Feb 26, 2015

Teri's Smile

I've been waiting for the right time to show you this picture.  It is so very special to me, not only because it shows physical beauty, but also for what it represents:  a garland of joy, beauty from ashes.

Teri is in the middle of her Chemo now.  Two more harsh treatments to go.  There have been three experiences that I have had during this that qualify for the "I never, ever want to do that again", although really, I would do it in a second for the woman I love so much.  One of these would be shaving off half of her hair, after half of it fell out.

Here is the second one:  last Thursday they couldn't attach the Chemo from the IV to her "port", a device which was surgically implanted within her chest, which then feeds the chemo directly into her veins.  It was discovered the port was "flipped", a rare but known occurrence, where the device turns over inside of her, making it impossible to access.  They then decided to use her veins to drip in the Chemo.  Well, Teri is famous for having difficult veins to access, and after a number of minutes of "poking and hoping", Teri passed out - for over 5 minutes.  911 was called, and fortunately they were able to awaken her before the ambulance arrived.  The doctor told us today he was 5 seconds from putting her on the floor, and doing CPR.  Hmm.

All this happened as I was on my way to Mexico.  No one told me, cause Teri et al didn't want to "alarm" me.  Imagine then my "alarm", when I read about this ordeal on Facebook between concerned friends and prayer partners!  I had a "moment".  But God saw us through it, including the minor out-patient surgery Teri had yesterday to put the port right again.  More cutting, more scars, more blood being drawn, more needles, more bruising, more signatures, more insurance approvals, more deep fatigue, more checking your attitude at the door, or better, at the foot of the cross.  We need a category for these things when they assault us, and I can't think of a better filing cabinet for experiences that 'take life' than the cross of our Savior.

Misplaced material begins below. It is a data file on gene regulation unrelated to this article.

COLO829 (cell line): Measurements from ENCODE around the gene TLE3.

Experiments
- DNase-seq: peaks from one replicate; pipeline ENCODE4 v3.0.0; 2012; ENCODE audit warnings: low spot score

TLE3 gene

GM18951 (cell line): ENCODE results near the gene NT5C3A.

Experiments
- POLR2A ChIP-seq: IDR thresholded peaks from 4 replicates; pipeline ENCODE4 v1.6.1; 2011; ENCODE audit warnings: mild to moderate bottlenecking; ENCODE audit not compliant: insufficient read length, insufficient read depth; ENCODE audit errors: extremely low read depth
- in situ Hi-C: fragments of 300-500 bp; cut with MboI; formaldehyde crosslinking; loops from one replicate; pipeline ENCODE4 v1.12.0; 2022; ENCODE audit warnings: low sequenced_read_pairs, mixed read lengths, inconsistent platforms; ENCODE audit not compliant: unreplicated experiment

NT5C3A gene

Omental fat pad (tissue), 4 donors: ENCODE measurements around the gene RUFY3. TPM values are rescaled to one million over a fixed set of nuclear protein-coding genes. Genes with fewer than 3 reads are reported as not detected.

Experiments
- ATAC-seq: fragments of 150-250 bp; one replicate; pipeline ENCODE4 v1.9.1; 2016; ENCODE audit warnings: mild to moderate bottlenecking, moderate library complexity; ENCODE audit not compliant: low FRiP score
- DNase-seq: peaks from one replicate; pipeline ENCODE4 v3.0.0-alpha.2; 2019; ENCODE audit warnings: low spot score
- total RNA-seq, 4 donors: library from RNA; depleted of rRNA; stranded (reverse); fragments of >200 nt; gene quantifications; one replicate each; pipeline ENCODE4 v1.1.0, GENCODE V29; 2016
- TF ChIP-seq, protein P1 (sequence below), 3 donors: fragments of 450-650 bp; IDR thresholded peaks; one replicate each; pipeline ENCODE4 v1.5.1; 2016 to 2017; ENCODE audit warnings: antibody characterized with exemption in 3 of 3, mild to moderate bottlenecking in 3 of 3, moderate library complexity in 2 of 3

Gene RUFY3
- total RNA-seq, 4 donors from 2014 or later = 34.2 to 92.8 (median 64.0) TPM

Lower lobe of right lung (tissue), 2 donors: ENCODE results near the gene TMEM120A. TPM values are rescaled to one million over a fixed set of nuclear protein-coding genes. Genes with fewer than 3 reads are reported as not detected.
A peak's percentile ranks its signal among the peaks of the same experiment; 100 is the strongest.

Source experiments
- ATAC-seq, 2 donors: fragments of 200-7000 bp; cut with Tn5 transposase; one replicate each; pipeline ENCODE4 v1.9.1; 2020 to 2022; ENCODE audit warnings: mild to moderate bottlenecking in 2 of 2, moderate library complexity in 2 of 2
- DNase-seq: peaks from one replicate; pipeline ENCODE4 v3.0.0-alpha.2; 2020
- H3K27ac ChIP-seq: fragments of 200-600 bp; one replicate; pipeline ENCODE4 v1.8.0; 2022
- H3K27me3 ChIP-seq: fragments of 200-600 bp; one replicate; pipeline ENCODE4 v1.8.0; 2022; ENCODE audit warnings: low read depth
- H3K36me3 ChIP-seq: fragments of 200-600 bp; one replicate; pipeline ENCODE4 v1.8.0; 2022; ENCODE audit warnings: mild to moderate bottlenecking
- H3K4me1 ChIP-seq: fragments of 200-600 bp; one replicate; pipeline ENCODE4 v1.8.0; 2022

I asked myself just today - is God still good?  Of course I believe it. Am I abiding in it?  Am I walking in it?  I also remind myself, would I think that God was still good if I was being marched down a lonely Libyan beach by "Jihad John" - who would behead me in front of cameras that would show my bleeding disembodied corpse on the global stage?  I am convinced that my faith needs to be large enough for tragedy and horror, not just medical inconvenience.  What this means to me, is that my attitude must never be related to my circumstances, and I don't know about you, but that I find to be very hard.  But also necessary.

And that brings me back to Teri's smile.  Here she is, trying on wigs. This was not an  "…ok, I guess I have to go find a wig…" moment.  Oh no, not for Teri.  It was an "Awesome!  I get to go try on wigs!" moment.  Some dear friends went with us, and got in on the action.  One of them found this one, as the last to try on, and guess what?  Teri loved it!  So now I have a blonde wife!

But the smile…  this is the outward sign of someone who is walking in the deep-weeds with Jesus - so closely, that there is no degree of separation from her faith and her attitude.  And there it is, written all over her beautiful face...

Feb 16, 2015

"I Find God In Suffering"





CASE: Kayla had been held hostage by ISIS since August 2013  in Raqqa, a militant stronghold in northeastern Syria.  The Christian aid worker was abducted in 2013 as she left a hospital operated by Doctors Without Borders in Allepo, Syria.  United States confirmed on Tuesday 10 February 2015 that the 26-year-old has been killed at the hands of terror group ISIS




12 FEBRUARY 2015:  Kayla Mueller, killed at hands of ISIS, drew comfort from 'deep Christian faith 


The United States confirmed on Tuesday 10 February 2015 that 26-year-old American aid worker Kayla Mueller has been killed at the hands of terror group ISIS. President Barack Obama said that Mueller represented what is "best about America," while her family revealed that she drew comfort from her "deep Christian faith" while in captivity.

"Our hearts are breaking for our only daughter, but we will continue on in peace, dignity, and love for her," Mueller's parents, Carl and Marsha Mueller, and her brother, Eric, said in a statement.

The aid worker had been held hostage by ISIS since August 2013, The Guardian noted. Supporters of ISIS said last week that Mueller had been killed during a Jordanian air strike, and though the U.S. confirmed the news, it could not determine the cause of her death.

Mueller was reportedly taken by militants in Syria while working at a hospital run by humanitarian group Médecins Sans Frontières. In a letter to her family written sometime in the spring of 2014, she asked them not to worry and claimed that she was being treated with respect and was unharmed.